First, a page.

For me, the whole thing started in March of 1980 when I was a 22-year-old graduate student on spring break from the Wharton Business School. My father, Eugene C. Zorn, Jr., a prominent economist who had just published an article in The New York Times a few days earlier, was vacationing with me in the Hamptons at the home of my aunt and uncle. It was at this point that my father first told me that he was positively convinced that as a 15-year-old boy growing up in a German neighborhood in the South Bronx, he had unwittingly witnessed two German immigrant neighbors of his—John and Walter Knoll—conspiring with Bruno Richard Hauptmann outside Palisades Amusement Park in New Jersey to kidnap the Lindbergh baby.
At the time, John Knoll was still alive, but his younger brother had died many years earlier. Hauptmann had gone to the electric chair in 1936 after he had been convicted of murdering the Lindbergh baby.
For the rest of his life, my father was haunted by his belief that two men—the Knoll brothers—had escaped justice and lived the rest of their lives in freedom while their accomplice went to his death close-mouthed. Dad had tried to approach Lindbergh through a mutual friend who sat on the Board of Directors of Pan Am with the aviator, but Lindbergh never responded to a letter hand-delivered by this mutual friend, who had once served as Secretary of the Treasury under President Eisenhower.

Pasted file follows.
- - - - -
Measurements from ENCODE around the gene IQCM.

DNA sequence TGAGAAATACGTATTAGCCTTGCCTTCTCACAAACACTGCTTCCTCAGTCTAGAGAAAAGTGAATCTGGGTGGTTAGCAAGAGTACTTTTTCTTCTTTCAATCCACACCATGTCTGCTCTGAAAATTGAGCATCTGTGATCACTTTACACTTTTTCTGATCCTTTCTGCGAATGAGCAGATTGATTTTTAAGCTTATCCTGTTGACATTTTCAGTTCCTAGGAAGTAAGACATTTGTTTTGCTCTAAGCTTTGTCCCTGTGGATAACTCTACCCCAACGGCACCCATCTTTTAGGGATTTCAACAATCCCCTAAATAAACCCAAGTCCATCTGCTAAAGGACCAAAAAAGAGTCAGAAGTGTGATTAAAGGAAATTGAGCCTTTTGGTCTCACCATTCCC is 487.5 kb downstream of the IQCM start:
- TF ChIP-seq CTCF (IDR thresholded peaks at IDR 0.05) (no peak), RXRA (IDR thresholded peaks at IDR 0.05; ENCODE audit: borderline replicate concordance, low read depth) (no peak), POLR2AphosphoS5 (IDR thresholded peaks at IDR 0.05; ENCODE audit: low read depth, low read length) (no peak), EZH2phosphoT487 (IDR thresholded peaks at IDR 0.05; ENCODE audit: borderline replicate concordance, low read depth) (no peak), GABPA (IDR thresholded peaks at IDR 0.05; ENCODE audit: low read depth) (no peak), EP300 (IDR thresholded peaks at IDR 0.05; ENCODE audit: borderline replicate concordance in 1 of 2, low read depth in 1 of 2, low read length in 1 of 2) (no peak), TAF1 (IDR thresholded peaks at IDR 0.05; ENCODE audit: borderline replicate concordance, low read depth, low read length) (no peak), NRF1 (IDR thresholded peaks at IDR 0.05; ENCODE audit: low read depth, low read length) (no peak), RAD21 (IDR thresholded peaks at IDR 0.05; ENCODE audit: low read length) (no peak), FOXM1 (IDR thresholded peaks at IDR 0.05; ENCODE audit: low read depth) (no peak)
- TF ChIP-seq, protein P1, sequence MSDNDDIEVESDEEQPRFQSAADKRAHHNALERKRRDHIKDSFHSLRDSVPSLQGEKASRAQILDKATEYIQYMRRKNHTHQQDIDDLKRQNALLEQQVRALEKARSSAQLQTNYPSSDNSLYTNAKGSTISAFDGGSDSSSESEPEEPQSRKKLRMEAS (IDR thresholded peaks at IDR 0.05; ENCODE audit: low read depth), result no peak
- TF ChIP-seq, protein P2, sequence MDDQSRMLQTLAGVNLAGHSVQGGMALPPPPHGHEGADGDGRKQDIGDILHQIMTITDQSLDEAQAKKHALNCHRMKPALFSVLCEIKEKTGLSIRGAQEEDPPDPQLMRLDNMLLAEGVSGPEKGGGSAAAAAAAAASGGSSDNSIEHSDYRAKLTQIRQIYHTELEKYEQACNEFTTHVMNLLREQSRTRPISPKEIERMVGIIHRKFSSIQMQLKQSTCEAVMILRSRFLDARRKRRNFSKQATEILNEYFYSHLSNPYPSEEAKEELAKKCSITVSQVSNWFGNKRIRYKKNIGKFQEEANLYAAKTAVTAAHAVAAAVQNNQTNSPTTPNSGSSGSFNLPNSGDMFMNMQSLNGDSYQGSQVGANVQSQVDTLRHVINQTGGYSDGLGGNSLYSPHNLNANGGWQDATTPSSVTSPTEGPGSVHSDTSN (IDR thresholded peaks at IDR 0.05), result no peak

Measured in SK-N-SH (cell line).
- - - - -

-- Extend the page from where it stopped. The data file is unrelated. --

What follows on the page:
After my father’s death in 2006, I embarked on a research odyssey and crisscrossed the States and Germany in search of the truth. With my father having handed off his “Project Jackson” (named after the street on which my father grew up) to me, I had no idea what I might find. Yet I determined that if I came across any piece of evidence or fact about the case that ruled out John Knoll as a participant in the kidnapping, I would immediately terminate the project and that would be that. What I discovered, however, was one piece of compelling evidence after another that pointed squarely in John Knoll’s direction.
I’ve been aided by the greatest FBI profilers in the world, by prosecutors highly familiar with the Lindbergh case, by a top researcher of psychopathic personality, by forensic experts across a broad range of disciplines, and by members of John Knoll’s own family (who, incidentally, are some of the most wonderful people I’ve ever met and who have become beloved friends). The journey has been an extraordinary one, and it has afforded me the opportunity to meet and learn from some of the most brilliant people I’ve ever encountered in my life. My father had believed that a measure of justice would be brought to the Lindbergh case at long last with the telling of his story.
Thank you for “listening” as we go forward on this journey of exploration together.